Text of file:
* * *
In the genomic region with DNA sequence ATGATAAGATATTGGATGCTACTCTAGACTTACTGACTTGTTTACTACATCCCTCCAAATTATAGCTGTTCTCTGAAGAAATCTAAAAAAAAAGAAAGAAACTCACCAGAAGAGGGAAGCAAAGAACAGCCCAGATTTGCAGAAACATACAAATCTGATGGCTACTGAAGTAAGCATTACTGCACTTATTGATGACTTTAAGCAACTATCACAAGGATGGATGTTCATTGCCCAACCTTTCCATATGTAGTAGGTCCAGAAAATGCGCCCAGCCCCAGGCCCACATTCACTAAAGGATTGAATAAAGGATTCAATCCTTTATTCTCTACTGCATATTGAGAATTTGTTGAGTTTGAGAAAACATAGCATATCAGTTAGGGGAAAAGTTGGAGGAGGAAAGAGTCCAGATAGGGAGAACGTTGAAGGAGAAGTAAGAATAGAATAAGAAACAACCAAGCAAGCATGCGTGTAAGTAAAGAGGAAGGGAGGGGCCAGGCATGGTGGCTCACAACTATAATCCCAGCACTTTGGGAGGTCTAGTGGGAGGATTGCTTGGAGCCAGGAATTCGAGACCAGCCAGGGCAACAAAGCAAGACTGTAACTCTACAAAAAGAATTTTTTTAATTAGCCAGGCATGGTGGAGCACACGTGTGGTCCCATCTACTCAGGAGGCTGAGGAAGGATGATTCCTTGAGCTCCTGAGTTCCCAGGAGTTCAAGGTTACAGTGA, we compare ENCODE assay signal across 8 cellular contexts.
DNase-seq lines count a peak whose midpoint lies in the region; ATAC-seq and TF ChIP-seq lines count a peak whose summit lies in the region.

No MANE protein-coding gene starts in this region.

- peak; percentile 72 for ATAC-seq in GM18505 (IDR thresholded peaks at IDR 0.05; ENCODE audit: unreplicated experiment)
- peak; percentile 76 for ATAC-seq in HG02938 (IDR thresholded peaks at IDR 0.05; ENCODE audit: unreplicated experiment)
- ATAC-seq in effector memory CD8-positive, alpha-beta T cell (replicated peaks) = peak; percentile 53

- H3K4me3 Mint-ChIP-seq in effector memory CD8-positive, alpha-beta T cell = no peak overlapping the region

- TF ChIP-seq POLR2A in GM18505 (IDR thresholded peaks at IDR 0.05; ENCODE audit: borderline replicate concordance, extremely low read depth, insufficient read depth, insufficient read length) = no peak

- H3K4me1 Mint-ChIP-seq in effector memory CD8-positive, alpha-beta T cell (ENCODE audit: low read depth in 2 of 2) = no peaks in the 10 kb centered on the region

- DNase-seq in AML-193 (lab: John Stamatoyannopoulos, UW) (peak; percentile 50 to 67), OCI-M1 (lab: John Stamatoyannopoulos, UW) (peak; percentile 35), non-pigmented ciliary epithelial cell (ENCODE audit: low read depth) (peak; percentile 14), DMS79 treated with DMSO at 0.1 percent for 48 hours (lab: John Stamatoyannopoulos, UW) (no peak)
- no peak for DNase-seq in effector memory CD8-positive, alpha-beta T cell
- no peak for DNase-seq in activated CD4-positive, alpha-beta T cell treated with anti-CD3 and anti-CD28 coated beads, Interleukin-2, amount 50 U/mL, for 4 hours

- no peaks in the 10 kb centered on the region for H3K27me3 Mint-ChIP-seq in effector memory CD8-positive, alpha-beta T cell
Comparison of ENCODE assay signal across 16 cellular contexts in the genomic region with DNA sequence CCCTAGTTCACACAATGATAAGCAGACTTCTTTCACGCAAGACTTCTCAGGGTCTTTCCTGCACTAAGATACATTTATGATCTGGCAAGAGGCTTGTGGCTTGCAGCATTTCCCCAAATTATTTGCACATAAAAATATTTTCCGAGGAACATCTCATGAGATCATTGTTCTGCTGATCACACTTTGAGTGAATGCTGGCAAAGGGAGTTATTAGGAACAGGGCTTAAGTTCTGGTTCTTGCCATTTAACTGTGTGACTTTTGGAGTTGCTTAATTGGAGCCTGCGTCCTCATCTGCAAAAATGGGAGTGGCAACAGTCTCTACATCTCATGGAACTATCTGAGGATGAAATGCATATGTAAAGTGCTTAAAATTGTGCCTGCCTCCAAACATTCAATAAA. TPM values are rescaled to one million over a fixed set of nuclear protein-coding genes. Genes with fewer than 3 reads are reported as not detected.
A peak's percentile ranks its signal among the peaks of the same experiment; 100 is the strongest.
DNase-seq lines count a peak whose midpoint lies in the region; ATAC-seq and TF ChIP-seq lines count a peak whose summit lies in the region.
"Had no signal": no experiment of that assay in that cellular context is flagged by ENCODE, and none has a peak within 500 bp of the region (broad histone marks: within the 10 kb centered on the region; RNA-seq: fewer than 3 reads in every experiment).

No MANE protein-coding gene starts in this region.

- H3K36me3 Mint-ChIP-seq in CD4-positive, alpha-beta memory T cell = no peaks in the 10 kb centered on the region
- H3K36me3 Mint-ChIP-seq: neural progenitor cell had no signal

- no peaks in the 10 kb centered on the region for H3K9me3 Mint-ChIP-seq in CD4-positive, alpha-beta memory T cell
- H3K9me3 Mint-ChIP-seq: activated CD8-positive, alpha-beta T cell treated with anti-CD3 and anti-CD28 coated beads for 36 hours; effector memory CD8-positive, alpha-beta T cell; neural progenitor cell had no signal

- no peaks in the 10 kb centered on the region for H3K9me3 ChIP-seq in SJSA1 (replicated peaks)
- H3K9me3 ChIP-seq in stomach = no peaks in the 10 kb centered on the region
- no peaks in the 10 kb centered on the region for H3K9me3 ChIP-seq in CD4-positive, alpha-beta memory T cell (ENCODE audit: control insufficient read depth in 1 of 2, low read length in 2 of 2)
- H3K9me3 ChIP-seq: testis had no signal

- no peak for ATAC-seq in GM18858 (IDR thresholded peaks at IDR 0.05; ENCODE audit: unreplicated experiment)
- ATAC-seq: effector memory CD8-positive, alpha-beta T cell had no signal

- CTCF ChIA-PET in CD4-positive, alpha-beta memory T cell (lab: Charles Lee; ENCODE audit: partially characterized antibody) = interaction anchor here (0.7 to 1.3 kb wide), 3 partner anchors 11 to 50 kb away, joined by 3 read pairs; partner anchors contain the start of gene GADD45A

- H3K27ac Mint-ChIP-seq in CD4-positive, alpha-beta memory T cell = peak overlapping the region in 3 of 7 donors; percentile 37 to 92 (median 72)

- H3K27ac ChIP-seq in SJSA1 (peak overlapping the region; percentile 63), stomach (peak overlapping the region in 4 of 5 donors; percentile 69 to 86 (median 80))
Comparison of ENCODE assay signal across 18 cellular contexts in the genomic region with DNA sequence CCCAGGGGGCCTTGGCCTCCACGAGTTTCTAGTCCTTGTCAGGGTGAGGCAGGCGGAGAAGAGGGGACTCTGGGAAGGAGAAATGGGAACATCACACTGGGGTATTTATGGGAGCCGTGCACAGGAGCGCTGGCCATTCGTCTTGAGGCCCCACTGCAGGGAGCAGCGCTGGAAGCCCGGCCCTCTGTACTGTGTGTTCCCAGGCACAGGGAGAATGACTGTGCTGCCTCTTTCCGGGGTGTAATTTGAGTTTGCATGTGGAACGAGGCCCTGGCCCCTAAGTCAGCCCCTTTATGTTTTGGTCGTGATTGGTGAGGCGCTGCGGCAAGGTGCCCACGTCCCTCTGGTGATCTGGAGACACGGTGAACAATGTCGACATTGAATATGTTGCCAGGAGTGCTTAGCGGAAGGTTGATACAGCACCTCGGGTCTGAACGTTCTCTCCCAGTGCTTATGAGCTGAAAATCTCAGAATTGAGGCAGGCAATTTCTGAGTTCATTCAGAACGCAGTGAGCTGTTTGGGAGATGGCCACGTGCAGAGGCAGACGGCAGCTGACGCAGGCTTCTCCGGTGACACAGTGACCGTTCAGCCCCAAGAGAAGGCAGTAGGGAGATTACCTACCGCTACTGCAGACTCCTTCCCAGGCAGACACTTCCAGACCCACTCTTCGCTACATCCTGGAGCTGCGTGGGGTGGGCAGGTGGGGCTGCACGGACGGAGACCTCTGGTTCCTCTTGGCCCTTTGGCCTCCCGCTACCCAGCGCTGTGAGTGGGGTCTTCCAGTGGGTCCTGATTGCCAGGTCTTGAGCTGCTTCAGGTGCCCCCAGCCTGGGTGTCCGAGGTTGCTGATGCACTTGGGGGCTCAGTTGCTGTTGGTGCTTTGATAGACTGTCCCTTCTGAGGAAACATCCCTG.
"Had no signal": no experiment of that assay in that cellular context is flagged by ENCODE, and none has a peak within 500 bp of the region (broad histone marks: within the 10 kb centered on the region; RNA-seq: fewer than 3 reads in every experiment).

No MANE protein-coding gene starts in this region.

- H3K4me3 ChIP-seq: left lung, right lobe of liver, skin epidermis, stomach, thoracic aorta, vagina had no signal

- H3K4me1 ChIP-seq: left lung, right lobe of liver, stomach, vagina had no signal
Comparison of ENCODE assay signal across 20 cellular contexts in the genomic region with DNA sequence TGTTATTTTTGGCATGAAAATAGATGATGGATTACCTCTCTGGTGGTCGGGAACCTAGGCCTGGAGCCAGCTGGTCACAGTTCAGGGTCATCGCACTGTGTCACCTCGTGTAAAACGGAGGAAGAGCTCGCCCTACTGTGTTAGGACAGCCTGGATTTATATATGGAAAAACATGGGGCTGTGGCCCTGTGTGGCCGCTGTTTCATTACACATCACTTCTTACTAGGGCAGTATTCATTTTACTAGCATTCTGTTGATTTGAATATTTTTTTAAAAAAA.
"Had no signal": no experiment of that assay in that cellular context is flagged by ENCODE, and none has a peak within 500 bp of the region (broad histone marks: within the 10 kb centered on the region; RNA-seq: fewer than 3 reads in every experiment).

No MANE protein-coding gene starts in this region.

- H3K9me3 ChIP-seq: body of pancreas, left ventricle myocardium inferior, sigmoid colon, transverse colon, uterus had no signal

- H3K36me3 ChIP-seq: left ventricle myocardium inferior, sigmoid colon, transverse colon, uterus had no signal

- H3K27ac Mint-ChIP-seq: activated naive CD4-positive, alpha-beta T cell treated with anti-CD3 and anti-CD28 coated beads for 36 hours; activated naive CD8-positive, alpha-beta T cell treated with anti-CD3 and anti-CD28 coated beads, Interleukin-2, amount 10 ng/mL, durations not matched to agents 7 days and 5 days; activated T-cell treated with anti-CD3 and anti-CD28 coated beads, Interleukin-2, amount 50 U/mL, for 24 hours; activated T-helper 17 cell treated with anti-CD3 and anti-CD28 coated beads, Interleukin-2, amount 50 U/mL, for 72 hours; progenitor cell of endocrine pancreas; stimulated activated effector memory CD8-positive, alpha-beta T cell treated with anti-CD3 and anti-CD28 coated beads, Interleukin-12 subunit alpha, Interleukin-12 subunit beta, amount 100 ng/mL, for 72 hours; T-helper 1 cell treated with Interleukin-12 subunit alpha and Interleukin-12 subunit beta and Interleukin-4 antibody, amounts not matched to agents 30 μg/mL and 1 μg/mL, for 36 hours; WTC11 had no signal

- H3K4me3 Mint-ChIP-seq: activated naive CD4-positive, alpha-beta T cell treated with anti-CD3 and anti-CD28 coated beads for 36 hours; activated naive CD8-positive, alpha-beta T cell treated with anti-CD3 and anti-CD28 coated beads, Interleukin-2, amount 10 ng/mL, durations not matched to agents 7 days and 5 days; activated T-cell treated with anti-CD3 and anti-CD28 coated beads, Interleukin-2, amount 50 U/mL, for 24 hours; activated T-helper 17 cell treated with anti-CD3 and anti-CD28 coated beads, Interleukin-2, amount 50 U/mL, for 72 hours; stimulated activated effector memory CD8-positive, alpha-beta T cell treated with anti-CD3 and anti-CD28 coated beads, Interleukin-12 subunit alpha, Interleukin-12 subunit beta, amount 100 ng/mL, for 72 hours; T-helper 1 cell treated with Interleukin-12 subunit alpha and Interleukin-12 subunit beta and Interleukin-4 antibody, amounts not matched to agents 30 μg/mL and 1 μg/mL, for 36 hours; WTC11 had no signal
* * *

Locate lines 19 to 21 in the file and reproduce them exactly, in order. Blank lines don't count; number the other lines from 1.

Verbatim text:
- H3K36me3 Mint-ChIP-seq in CD4-positive, alpha-beta memory T cell = no peaks in the 10 kb centered on the region
- H3K36me3 Mint-ChIP-seq: neural progenitor cell had no signal

- no peaks in the 10 kb centered on the region for H3K9me3 Mint-ChIP-seq in CD4-positive, alpha-beta memory T cell